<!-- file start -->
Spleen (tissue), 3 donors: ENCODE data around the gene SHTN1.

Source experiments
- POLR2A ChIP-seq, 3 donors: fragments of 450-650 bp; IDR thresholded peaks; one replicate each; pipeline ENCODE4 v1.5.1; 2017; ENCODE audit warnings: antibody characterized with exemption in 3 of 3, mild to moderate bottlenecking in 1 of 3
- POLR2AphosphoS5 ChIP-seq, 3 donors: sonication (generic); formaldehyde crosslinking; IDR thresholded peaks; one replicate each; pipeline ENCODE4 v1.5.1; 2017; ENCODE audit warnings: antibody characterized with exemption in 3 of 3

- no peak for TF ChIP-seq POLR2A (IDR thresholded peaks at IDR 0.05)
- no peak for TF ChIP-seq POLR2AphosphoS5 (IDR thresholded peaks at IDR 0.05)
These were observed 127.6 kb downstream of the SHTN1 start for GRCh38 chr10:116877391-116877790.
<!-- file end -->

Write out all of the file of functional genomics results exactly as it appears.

Spleen (tissue), 3 donors: ENCODE data around the gene SHTN1.

Source experiments
- POLR2A ChIP-seq, 3 donors: fragments of 450-650 bp; IDR thresholded peaks; one replicate each; pipeline ENCODE4 v1.5.1; 2017; ENCODE audit warnings: antibody characterized with exemption in 3 of 3, mild to moderate bottlenecking in 1 of 3
- POLR2AphosphoS5 ChIP-seq, 3 donors: sonication (generic); formaldehyde crosslinking; IDR thresholded peaks; one replicate each; pipeline ENCODE4 v1.5.1; 2017; ENCODE audit warnings: antibody characterized with exemption in 3 of 3

- no peak for TF ChIP-seq POLR2A (IDR thresholded peaks at IDR 0.05)
- no peak for TF ChIP-seq POLR2AphosphoS5 (IDR thresholded peaks at IDR 0.05)
These were observed 127.6 kb downstream of the SHTN1 start for GRCh38 chr10:116877391-116877790.